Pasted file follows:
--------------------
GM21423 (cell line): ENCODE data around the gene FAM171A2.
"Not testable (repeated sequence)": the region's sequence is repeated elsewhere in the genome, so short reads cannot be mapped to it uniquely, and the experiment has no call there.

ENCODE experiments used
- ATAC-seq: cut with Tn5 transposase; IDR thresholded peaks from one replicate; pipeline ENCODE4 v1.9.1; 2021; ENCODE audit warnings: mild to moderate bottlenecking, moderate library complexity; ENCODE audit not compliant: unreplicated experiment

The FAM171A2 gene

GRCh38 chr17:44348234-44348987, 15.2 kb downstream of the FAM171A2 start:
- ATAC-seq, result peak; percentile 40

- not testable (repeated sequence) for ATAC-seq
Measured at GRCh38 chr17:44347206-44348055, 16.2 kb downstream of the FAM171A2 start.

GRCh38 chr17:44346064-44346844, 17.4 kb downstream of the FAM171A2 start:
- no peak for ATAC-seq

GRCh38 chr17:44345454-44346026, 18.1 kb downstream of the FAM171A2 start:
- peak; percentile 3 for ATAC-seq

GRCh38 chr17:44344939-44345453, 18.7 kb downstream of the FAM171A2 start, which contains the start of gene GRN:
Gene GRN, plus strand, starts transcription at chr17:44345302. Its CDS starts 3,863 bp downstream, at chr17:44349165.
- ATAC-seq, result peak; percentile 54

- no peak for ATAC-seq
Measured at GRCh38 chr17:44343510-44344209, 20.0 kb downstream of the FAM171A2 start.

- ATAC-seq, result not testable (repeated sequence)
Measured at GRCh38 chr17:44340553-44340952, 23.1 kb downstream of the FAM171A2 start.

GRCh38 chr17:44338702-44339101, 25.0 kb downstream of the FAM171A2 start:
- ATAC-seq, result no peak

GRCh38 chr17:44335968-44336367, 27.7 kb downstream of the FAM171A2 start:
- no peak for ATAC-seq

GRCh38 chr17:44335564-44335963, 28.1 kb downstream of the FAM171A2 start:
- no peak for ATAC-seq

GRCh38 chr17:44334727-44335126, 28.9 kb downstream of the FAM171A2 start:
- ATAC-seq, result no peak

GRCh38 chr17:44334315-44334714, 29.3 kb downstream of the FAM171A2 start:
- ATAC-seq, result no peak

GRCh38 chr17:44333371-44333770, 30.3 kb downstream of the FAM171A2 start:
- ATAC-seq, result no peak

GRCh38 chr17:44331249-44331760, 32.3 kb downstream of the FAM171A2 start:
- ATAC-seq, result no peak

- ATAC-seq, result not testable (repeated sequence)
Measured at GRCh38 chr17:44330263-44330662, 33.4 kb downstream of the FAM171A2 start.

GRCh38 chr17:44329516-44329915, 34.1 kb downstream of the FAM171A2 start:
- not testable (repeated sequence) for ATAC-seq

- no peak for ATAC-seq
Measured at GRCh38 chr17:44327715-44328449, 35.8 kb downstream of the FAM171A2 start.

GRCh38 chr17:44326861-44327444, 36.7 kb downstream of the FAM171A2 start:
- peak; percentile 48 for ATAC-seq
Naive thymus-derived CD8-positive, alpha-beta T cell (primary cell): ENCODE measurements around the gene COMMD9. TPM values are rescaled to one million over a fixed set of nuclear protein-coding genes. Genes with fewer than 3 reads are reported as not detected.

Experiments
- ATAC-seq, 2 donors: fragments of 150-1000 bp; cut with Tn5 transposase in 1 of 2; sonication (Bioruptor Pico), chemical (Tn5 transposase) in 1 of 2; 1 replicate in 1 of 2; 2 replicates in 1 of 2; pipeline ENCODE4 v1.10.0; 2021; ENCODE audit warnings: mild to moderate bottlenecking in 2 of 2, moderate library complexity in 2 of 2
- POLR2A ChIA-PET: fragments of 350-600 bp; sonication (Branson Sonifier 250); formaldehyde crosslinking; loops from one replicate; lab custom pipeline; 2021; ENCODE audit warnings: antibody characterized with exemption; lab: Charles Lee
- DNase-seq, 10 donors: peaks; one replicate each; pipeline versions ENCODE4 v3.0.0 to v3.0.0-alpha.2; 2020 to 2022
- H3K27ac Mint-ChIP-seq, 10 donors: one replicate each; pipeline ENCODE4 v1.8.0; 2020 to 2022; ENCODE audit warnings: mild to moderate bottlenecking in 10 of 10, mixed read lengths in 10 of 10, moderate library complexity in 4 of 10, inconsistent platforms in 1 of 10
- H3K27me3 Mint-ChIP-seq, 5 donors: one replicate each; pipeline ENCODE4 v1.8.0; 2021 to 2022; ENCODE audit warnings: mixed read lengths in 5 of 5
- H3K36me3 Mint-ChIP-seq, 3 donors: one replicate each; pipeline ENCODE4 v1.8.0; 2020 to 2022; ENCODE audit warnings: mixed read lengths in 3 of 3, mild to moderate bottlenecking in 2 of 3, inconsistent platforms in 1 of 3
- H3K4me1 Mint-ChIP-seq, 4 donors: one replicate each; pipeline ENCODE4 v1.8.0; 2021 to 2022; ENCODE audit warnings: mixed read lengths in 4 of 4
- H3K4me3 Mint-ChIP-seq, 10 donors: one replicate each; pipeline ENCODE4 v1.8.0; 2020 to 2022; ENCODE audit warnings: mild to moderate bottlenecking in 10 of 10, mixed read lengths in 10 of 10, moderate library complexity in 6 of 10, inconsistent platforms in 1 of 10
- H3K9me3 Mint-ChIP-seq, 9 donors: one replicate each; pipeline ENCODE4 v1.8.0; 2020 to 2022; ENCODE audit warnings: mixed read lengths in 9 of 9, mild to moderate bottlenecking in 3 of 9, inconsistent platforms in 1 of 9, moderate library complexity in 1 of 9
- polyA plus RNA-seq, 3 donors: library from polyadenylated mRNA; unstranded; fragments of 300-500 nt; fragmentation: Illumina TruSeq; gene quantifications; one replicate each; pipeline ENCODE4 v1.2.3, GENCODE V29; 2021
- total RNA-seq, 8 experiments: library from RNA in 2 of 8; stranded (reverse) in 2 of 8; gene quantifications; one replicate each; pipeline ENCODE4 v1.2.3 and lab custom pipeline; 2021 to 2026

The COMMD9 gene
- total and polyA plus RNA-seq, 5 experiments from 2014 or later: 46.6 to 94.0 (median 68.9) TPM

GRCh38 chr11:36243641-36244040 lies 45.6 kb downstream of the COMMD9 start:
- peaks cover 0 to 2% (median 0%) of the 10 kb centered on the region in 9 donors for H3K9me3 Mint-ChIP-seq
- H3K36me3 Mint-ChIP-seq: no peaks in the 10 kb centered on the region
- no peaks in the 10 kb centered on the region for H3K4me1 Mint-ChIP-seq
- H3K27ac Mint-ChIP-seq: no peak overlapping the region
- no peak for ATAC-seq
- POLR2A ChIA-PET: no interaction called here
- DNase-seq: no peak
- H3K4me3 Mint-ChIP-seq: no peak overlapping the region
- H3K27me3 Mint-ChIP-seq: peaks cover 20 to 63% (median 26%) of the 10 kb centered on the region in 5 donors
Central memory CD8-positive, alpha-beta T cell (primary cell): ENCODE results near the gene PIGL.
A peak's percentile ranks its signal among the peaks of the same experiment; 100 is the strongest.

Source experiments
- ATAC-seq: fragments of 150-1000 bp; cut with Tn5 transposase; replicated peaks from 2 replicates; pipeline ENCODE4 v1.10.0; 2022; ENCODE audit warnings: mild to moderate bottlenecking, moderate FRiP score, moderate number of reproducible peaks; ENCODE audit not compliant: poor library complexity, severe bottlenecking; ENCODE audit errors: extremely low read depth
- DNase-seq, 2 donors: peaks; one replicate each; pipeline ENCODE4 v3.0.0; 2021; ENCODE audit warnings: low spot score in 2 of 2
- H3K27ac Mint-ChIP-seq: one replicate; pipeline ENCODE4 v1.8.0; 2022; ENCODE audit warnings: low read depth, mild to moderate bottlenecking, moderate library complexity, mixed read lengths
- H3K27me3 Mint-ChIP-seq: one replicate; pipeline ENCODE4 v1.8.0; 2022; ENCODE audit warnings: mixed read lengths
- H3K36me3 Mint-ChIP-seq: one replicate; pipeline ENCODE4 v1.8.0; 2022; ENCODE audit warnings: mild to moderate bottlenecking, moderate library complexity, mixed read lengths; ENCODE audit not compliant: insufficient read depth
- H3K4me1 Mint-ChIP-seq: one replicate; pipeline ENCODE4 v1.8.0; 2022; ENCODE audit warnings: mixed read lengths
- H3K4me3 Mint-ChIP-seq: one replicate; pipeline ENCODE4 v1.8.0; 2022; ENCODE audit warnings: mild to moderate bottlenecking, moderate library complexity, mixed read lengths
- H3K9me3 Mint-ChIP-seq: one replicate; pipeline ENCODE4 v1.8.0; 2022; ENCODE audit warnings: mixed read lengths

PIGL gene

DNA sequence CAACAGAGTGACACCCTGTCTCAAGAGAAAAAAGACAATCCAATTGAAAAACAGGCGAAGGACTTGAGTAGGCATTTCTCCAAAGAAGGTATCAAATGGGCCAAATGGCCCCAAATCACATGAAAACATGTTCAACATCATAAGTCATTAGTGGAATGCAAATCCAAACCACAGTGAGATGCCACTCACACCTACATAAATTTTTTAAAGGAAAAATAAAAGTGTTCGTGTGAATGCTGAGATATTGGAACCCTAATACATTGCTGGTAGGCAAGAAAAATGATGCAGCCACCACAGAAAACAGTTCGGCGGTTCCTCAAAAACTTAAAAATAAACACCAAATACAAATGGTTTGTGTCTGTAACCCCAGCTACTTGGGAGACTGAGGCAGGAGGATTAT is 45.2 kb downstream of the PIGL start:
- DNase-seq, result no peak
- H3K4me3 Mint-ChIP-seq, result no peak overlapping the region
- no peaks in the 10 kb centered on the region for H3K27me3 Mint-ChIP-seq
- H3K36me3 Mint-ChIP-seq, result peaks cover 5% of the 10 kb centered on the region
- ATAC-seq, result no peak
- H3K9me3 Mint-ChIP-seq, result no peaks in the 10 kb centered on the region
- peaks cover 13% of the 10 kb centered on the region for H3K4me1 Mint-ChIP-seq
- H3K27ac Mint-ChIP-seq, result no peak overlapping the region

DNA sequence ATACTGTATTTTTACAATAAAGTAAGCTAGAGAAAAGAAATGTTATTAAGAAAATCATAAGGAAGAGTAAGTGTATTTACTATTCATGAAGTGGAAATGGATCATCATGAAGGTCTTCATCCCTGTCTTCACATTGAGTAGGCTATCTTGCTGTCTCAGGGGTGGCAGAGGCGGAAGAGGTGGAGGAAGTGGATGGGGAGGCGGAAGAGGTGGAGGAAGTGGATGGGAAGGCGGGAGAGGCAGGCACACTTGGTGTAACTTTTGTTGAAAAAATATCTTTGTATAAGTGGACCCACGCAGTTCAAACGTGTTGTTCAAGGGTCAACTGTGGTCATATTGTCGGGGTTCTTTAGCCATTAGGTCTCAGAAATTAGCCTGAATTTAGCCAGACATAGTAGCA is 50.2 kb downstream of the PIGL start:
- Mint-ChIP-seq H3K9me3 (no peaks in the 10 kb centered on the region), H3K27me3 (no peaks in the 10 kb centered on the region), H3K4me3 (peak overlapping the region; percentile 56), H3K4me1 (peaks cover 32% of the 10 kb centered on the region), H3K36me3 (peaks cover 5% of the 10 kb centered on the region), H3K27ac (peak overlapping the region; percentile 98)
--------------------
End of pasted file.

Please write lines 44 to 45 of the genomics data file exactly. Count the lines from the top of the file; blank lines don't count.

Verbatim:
Experiments
- ATAC-seq, 2 donors: fragments of 150-1000 bp; cut with Tn5 transposase in 1 of 2; sonication (Bioruptor Pico), chemical (Tn5 transposase) in 1 of 2; 1 replicate in 1 of 2; 2 replicates in 1 of 2; pipeline ENCODE4 v1.10.0; 2021; ENCODE audit warnings: mild to moderate bottlenecking in 2 of 2, moderate library complexity in 2 of 2